Museum of Death

As humans, most do everything in our power to avoid death. Many try to eat healthy to prolong life, get routine checkups to make sure the doctors aren't missing a life-threatening illness, and wear seat belts whenever in a motor vehicle to avoid going head-first through the windshield in the chance of an accident.

Therefore, it seems perplexing that anyone would want to devote a museum to the sole purpose of viewing and examining death. However, JD Healy, the owner and creator of The Museum of Death, paints the museum in a positive light rather than a sinister one.

"No one wants to look at death," said Healy. "I wanted to hold a mirror up to society and let them see it for what is, and have people leave appreciating life more.'

The Museum of Death originated as The Rita Dean Gallery, founded by Healy and his wife Cathy Shultz in 1988. Occupying a San Diego mortuary, The Rita Dean Gallery was no stranger to controversial material itself, boasting the first Serial Killer Art Show in 1992.

Healy decided to create what is now The Museum of Death in 1995, housing it in the basement of the gallery. The couple quickly discovered that there are large amounts of people interested in viewing any and all aspects of death. With its growing success, the museum took on a life of its own, moving to its current location in Hollywood.

For over 19 years, the Museum of Death has been horrifying, intriguing, and exposing its viewers to numerous aspects of death. Before even entering the museum, guests are greeted by the words "death's only hard on the living" and a gruesome photo of a car accident in the lobby.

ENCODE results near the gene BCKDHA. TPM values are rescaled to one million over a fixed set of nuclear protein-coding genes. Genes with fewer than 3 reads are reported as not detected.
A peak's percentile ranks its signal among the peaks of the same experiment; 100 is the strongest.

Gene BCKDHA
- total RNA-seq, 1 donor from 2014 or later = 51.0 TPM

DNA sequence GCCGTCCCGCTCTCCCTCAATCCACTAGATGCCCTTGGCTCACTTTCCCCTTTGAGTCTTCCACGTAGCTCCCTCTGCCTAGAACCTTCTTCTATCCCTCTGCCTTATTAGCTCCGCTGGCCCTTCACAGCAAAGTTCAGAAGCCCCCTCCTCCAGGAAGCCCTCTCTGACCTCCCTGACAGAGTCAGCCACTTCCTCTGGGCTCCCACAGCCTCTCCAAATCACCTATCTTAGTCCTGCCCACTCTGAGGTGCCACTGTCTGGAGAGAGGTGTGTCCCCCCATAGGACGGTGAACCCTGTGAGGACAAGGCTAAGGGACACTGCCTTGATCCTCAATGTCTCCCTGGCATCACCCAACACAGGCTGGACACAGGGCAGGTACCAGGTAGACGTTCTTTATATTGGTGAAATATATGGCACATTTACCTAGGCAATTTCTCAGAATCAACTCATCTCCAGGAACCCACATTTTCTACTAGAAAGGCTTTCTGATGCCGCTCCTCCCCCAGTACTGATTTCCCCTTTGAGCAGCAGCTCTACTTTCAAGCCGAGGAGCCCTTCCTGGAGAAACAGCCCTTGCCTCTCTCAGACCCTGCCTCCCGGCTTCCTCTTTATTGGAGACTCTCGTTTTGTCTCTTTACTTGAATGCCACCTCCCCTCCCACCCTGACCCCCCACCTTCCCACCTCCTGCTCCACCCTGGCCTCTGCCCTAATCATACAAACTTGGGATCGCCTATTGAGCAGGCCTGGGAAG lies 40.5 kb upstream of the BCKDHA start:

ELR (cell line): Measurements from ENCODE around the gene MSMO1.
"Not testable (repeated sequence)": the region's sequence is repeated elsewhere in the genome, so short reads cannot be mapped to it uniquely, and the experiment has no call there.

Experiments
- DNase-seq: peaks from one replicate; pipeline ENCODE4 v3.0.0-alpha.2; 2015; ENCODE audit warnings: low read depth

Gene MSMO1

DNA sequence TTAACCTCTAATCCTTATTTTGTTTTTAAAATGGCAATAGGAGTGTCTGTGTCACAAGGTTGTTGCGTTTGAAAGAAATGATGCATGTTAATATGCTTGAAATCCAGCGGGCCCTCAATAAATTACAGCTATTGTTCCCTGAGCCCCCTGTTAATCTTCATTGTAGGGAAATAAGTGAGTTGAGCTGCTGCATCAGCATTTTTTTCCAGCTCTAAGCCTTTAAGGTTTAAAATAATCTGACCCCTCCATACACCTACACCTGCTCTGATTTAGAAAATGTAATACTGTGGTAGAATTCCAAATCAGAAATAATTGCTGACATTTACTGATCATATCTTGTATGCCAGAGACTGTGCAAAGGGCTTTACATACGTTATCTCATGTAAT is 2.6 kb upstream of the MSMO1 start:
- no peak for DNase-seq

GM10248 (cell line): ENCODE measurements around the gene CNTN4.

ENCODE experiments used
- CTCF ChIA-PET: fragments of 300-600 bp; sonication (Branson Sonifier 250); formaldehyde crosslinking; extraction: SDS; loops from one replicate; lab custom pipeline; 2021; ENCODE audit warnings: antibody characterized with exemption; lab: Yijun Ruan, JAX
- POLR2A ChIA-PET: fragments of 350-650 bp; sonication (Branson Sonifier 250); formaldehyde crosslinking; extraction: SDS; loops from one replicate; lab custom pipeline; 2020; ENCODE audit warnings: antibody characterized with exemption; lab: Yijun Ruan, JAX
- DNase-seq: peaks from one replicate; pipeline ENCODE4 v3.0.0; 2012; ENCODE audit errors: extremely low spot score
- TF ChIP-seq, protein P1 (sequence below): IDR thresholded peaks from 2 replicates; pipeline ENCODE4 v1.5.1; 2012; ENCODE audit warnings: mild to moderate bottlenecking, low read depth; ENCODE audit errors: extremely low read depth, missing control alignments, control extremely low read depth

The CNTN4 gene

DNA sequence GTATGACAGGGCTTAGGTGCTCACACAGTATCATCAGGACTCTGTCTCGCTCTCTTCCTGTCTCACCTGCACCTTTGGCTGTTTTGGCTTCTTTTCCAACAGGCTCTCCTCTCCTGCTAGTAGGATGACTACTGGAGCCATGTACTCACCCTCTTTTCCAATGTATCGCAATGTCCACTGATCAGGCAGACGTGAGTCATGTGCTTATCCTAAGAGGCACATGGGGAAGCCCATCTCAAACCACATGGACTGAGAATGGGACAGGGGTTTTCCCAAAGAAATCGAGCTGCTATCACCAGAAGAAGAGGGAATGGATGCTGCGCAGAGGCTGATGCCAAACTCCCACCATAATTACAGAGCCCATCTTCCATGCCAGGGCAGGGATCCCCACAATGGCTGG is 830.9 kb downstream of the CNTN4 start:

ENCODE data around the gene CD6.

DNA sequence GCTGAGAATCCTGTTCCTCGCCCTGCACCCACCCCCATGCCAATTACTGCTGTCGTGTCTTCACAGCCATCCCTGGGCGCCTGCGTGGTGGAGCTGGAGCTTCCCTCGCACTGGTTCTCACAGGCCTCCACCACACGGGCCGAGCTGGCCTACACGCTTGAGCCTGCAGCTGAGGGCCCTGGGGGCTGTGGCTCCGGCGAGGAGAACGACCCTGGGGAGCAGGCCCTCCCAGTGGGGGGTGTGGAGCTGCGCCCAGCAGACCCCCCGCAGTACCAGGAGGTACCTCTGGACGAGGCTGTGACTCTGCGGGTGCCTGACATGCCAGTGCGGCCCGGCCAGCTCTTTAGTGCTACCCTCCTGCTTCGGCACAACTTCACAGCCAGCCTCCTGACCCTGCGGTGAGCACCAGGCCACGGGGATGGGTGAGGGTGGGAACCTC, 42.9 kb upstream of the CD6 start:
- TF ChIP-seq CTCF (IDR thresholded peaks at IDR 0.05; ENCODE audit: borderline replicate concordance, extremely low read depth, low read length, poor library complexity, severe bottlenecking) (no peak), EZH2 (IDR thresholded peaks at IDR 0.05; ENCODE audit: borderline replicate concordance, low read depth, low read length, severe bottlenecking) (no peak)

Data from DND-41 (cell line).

According to Healy, if you can handle that image without losing your lunch or developing a close relationship with the ground you're cleared to go.

With a Funeral Mortician Room, The Serial Killers Archive, Suicide Hall, The Cannibalism Niche, and a California Murders Room being only a few of your stops along the pathway of death, it is no surprise that numerous attendees faint, or as Healy refers to them as "Falling Down Ovations", on a regular basis. Healy provides a thorough explanation of where the restroom is in the building, in the likelihood that a viewer will get sick from the graphic material.

All of the rooms contain countless artifacts and photos from murders, suicides, and anything morbid that can be imagined. Even baby coffins and torture devices are not off limits. Even the decapitated head of Henri Landru, the Blue Beard of Paris, is on display for viewing. Landru was guillotined in 1922 for the murder of 11 women.

The first stop on the museum's killer tour is the Serial Killer Archive. This room is home to art pieces created by various serial killers, some of which paint the men in a very different light than the typical killer many might imagine.

Colorful works created by the murderers themselves cover the walls, many depicting scenes of a provocative nature, murder, and brutality, but also images of loved ones and flowers. Bio reviews filled out by men such as The Night Stalker, Richard Ramirez, and the Killer Clown, John Wayne Gacy, are also scattered among the artwork, allowing people to get to know the men behind the serial killer stigma.

As observers reach the back of the museum, they are greeted by horrifying displays exhibiting the infamous Black Dahlia and Charles Manson murders. Actual crime scene and autopsy photos of Elizabeth Short, the "Black Dahlia", grace the walls, illuminated by the bright lights behind them, and abruptly demand all the attention in the room, exposing her naked body that had been sliced in half and mutilated almost beyond the point of recognition.

Photographs display the seditious way Charles Manson and his family brutalized and murdered Sharon Tate, Jay Sebring, and Abigail Folger in what has come to be known as The Tate Murders. Interviews with the Manson family can be heard playing on a TV in the corner, echoing the thoughts of the disturbed bunch.

With Halloween around the corner, it would be assumed that the number of attendees might fluctuate. "Not at all," says Healy. "We are always super busy."

Healy attempts to educate museum goers on matters of death, while emphasizing a new found respect and appreciation for life. Leaving the haunted feeling of death behind, Healy encourages individuals to "get out there and live your lives."